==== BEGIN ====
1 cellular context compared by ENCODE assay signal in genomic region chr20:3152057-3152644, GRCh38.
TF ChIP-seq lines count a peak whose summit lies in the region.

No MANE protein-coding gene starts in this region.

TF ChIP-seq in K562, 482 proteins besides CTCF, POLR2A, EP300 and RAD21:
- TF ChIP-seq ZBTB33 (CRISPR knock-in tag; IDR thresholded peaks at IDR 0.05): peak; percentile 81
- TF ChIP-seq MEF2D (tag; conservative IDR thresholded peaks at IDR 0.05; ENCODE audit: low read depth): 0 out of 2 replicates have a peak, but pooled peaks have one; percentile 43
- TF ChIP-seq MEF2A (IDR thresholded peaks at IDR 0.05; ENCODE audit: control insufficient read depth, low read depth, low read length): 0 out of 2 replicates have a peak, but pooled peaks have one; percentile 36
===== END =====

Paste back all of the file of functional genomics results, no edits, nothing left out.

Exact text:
1 cellular context compared by ENCODE assay signal in genomic region chr20:3152057-3152644, GRCh38.
TF ChIP-seq lines count a peak whose summit lies in the region.

No MANE protein-coding gene starts in this region.

TF ChIP-seq in K562, 482 proteins besides CTCF, POLR2A, EP300 and RAD21:
- TF ChIP-seq ZBTB33 (CRISPR knock-in tag; IDR thresholded peaks at IDR 0.05): peak; percentile 81
- TF ChIP-seq MEF2D (tag; conservative IDR thresholded peaks at IDR 0.05; ENCODE audit: low read depth): 0 out of 2 replicates have a peak, but pooled peaks have one; percentile 43
- TF ChIP-seq MEF2A (IDR thresholded peaks at IDR 0.05; ENCODE audit: control insufficient read depth, low read depth, low read length): 0 out of 2 replicates have a peak, but pooled peaks have one; percentile 36